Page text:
1 small onion (chopped)
3 cloves garlic (chopped)
1 lime (juiced)
Handful of rocket leaves
For marinade:
3-4 Sichuan peppercorns (crushed)
1 star anise (crushed)
1 tsp demerara
2-3 tsp sesame oil
2-3 tsp oyster sauce
1-2 tsp dark soy
salt and black pepper to season
(I would suggest when making the marinade, start with the dry ingredients first and then add the wet ones)

Marinate the pork pieces overnight (half an hour minimum if you’re in a hurry)
Heat 1-2 tsp oil in a wok and add chopped onions and garlic. Once its sauteed, add the pork pieces. Cook till the pork has caramelised well on the outside and is tender on the inside. Add a bit of oyster sauce if need be.
Once cooked, take out the pieces to rest. Use lime juice to deglaze the pan and pour over the meat.
Serve with a side salad, steamed rice, stir fried veggies or a baguette!

Served on a bed of rocket leaves

Served on a bed of rocket leaves

When Roasted Veggies Are The Way To Go

I love simple food. It’s a life saver when you’re back from a 30-hour jet-lagged journey and exhausted. Recipes which call for a zillion ingredients and a lot of time, I don’t really have the patience for. So, when I opened the fridge to find two aubergines and tomatoes staring at me, shouting ‘eat me, eat me’, I just couldn’t help myself.
It’s November when the weather is neither hot or cold — just the perfect balance. A time you need comforting food for the troubled soul.
Out came the roasting pan and on the stove went a pot of salted water. In 30 minutes I was hungrily digging into a plate of roasted vegetables with Penne, topped with grated cheese all gorgeous and oozing with flavour.

Roasted Vegetables with Penne

Penne (handful)
2 tomatoes (chopped roughly)
2 aubergines (chopped roughly)
4-5 cloves of garlic (peeled)
2 tbs olive oil
1 tbs dried oregano
1 tbs dried chilly flakes
Pinch of salt and sugar
Grated cheese (for garnishing)

Pre-heat the oven to 250 degree C.

Cook the Penne as per packet instructions in salted water.

In a roasting dish, put all the ingredients and toss so everything is coated with the oil. Cover with foil and pop into the over for 25 minutes.

By the time the vegetables are roasted, the pasta would have cooked. Keep aside a bit of the starchy water.

Mix the Penne with the vegetables. Add the water if there’s not enough sauce to coat everything.

Sprinkle with cheese and serve hot!

Hot and delicious! Hits the right spot

Hot and delicious! Hits the right spot

Homemade chicken and mushroom puffs

Do you know exactly how easy it is to make puff pastry at home? It is, I assure you. I never like making a dough (rotis are an Indian staple and I’d rather buy them than make them from scratch because something always ends up going wrong with the dough. But with my new-found confidence, that’s about to change, I say).
I was craving, and I really mean craving, for meat puffs that you find in little bakeries. Something you come across after a long walk or jog and as you bite into them, everything seems all right with the world. Since it was a sudden craving, and as they go, it’s difficult to find something you crave on such short notice, I asked myself ‘why not make them at home?’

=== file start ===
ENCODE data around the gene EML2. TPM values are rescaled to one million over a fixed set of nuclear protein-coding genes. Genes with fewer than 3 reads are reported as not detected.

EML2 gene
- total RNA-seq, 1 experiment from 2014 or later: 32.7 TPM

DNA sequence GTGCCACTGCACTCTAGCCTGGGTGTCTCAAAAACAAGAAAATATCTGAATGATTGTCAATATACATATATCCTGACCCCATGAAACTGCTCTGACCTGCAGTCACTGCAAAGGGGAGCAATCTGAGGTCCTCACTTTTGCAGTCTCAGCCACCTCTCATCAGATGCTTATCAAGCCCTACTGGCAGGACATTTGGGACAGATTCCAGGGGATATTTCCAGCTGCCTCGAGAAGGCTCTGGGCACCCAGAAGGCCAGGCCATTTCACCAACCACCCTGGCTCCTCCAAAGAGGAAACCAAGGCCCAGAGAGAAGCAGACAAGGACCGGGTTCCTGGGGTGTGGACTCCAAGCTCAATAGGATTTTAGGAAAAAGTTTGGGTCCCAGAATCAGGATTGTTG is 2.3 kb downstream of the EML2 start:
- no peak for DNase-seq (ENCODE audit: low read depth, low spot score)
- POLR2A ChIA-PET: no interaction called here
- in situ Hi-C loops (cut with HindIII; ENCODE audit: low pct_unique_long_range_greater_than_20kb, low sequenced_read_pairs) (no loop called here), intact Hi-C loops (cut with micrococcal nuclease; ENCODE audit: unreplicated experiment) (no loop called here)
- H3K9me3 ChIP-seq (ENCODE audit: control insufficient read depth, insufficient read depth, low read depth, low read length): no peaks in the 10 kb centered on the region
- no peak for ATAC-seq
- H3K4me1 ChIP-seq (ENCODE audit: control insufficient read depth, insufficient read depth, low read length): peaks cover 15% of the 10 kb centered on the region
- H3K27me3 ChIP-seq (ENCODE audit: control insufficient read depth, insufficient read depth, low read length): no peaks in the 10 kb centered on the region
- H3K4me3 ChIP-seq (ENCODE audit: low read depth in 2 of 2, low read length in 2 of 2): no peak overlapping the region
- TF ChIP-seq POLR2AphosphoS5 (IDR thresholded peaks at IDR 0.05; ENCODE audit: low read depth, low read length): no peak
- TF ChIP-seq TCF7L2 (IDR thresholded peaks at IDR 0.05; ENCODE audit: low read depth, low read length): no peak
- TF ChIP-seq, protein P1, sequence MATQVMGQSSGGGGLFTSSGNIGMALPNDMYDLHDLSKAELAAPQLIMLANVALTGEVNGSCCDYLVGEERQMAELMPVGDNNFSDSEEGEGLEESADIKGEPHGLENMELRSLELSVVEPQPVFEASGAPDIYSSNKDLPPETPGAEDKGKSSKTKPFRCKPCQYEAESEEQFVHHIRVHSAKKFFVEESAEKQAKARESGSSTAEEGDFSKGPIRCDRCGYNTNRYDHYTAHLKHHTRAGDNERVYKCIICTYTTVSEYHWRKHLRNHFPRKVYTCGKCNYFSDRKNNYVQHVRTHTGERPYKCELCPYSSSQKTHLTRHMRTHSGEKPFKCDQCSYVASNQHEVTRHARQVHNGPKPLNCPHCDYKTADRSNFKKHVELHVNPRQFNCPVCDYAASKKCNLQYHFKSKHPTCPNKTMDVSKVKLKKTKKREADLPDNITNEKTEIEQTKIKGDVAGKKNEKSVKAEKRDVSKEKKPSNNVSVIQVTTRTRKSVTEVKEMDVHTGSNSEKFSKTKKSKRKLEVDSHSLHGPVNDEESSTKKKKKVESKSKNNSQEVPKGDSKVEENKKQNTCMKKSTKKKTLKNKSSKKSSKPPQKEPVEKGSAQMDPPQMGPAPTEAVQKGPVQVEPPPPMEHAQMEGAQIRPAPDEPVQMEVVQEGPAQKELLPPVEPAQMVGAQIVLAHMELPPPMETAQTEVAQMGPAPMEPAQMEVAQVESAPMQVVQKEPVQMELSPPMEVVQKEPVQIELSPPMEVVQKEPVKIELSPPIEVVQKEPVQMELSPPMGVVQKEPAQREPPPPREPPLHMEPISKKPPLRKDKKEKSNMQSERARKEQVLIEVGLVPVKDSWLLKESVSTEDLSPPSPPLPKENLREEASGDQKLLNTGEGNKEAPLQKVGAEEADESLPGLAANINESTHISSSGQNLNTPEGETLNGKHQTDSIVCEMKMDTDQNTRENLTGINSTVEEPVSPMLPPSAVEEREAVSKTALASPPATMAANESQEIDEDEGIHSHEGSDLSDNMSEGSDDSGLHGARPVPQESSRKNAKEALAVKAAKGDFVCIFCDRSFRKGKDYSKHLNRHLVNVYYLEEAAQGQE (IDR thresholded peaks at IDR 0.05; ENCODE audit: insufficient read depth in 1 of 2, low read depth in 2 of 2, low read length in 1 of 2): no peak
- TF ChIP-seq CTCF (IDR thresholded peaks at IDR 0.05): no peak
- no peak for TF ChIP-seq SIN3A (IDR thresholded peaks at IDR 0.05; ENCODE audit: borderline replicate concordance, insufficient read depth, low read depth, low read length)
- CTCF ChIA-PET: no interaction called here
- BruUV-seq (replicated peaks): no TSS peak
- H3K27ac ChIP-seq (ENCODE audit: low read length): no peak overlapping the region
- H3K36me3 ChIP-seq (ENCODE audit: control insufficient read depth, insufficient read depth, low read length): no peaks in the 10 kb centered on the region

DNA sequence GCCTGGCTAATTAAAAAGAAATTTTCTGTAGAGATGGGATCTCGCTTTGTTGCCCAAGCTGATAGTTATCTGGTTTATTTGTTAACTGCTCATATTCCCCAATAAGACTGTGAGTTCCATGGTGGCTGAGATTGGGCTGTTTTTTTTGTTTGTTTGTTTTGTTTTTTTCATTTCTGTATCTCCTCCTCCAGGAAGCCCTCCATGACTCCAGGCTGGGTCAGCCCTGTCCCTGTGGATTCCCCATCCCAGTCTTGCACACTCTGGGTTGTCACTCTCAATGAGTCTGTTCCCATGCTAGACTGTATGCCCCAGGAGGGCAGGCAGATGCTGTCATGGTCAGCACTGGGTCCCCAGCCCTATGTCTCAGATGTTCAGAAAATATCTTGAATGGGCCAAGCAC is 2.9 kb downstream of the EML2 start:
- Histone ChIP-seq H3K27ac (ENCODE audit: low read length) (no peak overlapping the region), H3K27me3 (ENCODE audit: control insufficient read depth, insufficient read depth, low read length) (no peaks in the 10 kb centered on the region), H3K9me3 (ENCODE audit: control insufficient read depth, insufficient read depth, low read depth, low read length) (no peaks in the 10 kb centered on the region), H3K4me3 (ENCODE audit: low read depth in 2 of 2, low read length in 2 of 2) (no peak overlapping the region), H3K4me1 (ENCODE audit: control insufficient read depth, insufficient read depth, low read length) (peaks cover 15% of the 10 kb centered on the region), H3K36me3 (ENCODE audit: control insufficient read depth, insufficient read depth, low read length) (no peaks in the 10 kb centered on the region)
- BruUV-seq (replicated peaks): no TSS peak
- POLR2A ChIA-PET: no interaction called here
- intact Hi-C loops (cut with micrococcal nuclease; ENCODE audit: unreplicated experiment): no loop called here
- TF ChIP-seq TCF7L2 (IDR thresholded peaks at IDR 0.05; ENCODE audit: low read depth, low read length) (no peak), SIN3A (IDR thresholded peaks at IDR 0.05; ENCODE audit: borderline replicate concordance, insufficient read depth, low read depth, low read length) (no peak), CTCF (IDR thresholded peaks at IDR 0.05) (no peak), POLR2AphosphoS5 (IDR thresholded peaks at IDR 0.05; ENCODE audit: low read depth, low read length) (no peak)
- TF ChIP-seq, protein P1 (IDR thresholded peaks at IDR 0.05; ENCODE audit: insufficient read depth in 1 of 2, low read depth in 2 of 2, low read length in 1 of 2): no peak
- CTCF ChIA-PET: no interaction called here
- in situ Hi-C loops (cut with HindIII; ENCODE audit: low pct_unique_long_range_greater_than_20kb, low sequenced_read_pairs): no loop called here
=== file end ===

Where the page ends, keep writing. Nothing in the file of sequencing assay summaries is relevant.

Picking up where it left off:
I’m so glad I made them because as the buttery smell engulfed the kitchen and I saw the puffs turning golden brown in the oven, I couldn’t help but feel proud.

Homemade chicken and mushroom puffs
(Makes 4)
For filling
200g boneless chicken (cut into bite sized pieces)
150g button mushrooms (chopped)
1 small onion (sliced finely)
3 cloves of garlic (chopped)
1 tbs vegetable oil
1 tbs dried oregano
1 tbs dried thyme
Half glass Merlot
salt and pepper to taste
Handful chopped coriander

For pastry
250g rice flour
75g cold butter (if unsalted, add salt to the dough)
1cup water
1 egg (beaten)

Preheat the oven to 250 degrees C.

Start by mixing the flour with cold butter with your fingers in a bowl. Once the butter is mixed properly, bring the dough together with the water. Don’t overwork it. Make 4 disks of equal proportions.

Heat the oil in a pan. Add the chopped onion and garlic cloves. When soft, add the chopped chicken, mushrooms, dried herbs, salt and pepper. Add the Merlot after cooking the mixture for 10 minutes. Put on a lid and let it come together. It would take about another 10-15 minutes for the filling to cook well. Add the coriander and mix together at the end.

Roll out each of the disks with an extra dusting of flour to a nice round shape about the size of your palm.

Divide the filling in four parts and place each in the centre of a disk. Brush the sides of the disk with egg and fold them in half like a calzone. Brush the top of the puff with the beaten egg. Do the remaining three puffs like the first and place on a baking tray.

Bake in the oven for 30 minutes till nice and crisp. Serve with a salad!

Hot from the oven!

Hot from the oven!

PS: The filling tastes just as good with hot rice. Secondly, feel free to experiment with any sort of filling!